Not even a strike by the American Federation of Musicians over record royalties – which kept Jones and all other instrumental artists out of the recording studios for more than a year – could halt the band’s growing popularity thanks to radio, stage and film appearances and the continuation of recording on 16-inch transcription discs for air play, all of which were immune from the unions strike prohibitions.  When the strike ended, the City Slickers went back into the studio to catch up with the hits they had generated in these other media during the intervening months, including Cocktails For Two, which still lingers in the minds of many as the band’s signature song.  Jones had hit the big time.

The peak came with the creation of the Spike Jones Musical Depreciation Revue, a touring show that was on the road for as much as ten months per year throughout the late 1940s and into the 1950s.  Jones now had it all:  A stage show that packed audiences in across the U.S. and Canada, million-selling recordings and a network radio show aired weekly from the cities along his tour route.  And all of it under his name and ownership.   


But comedic popularity is a mercurial beast and it was only natural that the Spike Jones phenomenon would peak.  Changing tastes, the disappearance of the surprise factor in the material, the high cost of travelling with a large cast and crew, and Jones’ decision to leave Victor after thirteen years all contributed to a slow decline in the 1950s.  But he never gave up.  Almost up to the time of his death from emphysema at 53 on 1 May 1965, he was still trying to recapture the old magic.


That magic lives on in the recordings heard on this Naxos collection.  They cover the peak years from 1942 to 1950.  The big hits are here:  Der Fuehrer’s Face, Cocktails For Two, You Always Hurt the One You Love, the exploits of Feetlebaum in the William Tell Overture.  So, too, are some rarities, such as the unreleased version of Riders in the Sky, the story of which typifies the reaction of a few less-than-amused artists who found themselves within the crosshairs of Jones’ comic shotgun.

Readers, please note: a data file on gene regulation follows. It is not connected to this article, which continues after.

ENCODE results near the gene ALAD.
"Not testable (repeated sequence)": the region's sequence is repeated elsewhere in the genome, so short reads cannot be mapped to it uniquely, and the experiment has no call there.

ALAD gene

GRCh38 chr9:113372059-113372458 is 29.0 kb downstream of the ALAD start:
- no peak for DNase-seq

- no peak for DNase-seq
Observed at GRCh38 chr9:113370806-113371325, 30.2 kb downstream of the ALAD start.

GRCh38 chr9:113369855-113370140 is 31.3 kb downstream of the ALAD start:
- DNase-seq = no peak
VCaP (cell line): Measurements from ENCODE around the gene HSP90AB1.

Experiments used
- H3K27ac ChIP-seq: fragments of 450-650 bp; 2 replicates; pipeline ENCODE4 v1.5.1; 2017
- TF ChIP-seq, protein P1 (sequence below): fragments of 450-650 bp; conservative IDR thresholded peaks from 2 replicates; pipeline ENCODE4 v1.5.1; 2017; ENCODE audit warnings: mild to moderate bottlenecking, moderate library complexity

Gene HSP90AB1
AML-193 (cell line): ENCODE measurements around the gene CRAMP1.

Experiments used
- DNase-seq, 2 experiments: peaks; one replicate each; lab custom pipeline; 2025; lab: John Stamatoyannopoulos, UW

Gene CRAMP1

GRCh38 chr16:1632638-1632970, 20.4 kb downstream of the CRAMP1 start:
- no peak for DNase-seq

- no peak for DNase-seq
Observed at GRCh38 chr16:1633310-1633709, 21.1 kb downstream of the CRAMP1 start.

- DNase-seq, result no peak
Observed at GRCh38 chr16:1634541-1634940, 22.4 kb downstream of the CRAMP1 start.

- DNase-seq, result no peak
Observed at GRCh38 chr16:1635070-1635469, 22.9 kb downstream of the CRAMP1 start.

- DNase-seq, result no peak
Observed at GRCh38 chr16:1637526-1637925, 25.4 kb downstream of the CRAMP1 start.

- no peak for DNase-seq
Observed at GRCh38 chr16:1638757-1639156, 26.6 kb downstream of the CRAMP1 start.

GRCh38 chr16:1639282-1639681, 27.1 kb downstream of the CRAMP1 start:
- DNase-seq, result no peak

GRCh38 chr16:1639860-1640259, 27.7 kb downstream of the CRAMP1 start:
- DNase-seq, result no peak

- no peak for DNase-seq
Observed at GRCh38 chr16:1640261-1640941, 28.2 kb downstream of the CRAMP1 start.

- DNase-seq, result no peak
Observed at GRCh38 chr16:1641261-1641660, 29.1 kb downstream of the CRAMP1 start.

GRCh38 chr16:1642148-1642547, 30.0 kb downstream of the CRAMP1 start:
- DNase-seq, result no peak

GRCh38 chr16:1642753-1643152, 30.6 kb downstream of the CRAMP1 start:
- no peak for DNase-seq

Songwriters who had control of their works frequently prevented Jones from parodying their songs.  Those who couldn’t often seethed.  Composer Jerome Kern was furious at Jones’ version of his late friend Gus Kahn’s Chloe, which is heard here in a rare Armed Forces Radio Service live performance, complete with introduction by Bob Hope.  Kern thought the song was an insult to its lyricist and he urged Kahn’s widow, Grace, to pursue the matter.  She thought it was hilarious and was pleased that it breathed new life into the corny song, telling Kern nicely to mind his own business.


Not so good humoured was singer Vaughan Monroe, who was one of Victor's top-selling artists in the late 1940s and a large stockholder.  When Jones parodied his hit recording of Riders in the Sky, it ended with:  "I can do without his singing, but I wish I had his dough."  To satisfy Monroe and Victor executives, the record was withdrawn and a new ending fabricated in the New York studios, with Spike nowhere in attendance. The original version still turns up and is a prized collectors’ item, and is included in this collection. In addition, Spike circulated copies of of the full parody to disc jockeys, counting on the controversy to create the kind of publicity he savoured.


Zany, off-the-wall, irreverent, inventive and, above all, funny.  That was Spike Jones and His City Slickers in their prime.  That’s what you’ll find on this Naxos CD.    


Greg Gormick 2003, Toronto, Ontario

Original monochrome photo of Spike Jones from Michael Ochs Archives / Redferns